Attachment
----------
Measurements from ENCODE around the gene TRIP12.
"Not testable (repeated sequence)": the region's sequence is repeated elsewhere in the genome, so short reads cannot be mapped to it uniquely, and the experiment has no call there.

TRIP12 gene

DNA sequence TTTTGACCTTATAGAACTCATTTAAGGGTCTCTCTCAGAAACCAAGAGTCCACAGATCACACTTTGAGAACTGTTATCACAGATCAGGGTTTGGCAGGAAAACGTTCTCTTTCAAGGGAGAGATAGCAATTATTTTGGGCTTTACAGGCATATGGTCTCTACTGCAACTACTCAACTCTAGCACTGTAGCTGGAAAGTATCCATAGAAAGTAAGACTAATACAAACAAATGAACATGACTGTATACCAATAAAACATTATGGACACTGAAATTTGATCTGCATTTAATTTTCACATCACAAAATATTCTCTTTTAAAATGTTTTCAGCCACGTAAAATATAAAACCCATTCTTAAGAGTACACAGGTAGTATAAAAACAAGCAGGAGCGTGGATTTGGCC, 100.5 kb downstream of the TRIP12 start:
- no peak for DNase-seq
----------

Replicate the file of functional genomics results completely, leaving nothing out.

Measurements from ENCODE around the gene TRIP12.
"Not testable (repeated sequence)": the region's sequence is repeated elsewhere in the genome, so short reads cannot be mapped to it uniquely, and the experiment has no call there.

TRIP12 gene

DNA sequence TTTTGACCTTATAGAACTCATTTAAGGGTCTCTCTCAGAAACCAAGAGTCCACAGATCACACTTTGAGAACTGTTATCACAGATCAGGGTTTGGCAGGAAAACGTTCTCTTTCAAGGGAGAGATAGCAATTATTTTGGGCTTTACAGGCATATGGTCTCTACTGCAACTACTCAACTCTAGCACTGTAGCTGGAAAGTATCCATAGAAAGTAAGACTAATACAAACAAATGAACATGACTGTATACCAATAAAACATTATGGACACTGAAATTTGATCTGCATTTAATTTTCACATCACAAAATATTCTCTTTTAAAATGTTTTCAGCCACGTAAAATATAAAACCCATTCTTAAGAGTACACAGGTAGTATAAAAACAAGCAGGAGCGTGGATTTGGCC, 100.5 kb downstream of the TRIP12 start:
- no peak for DNase-seq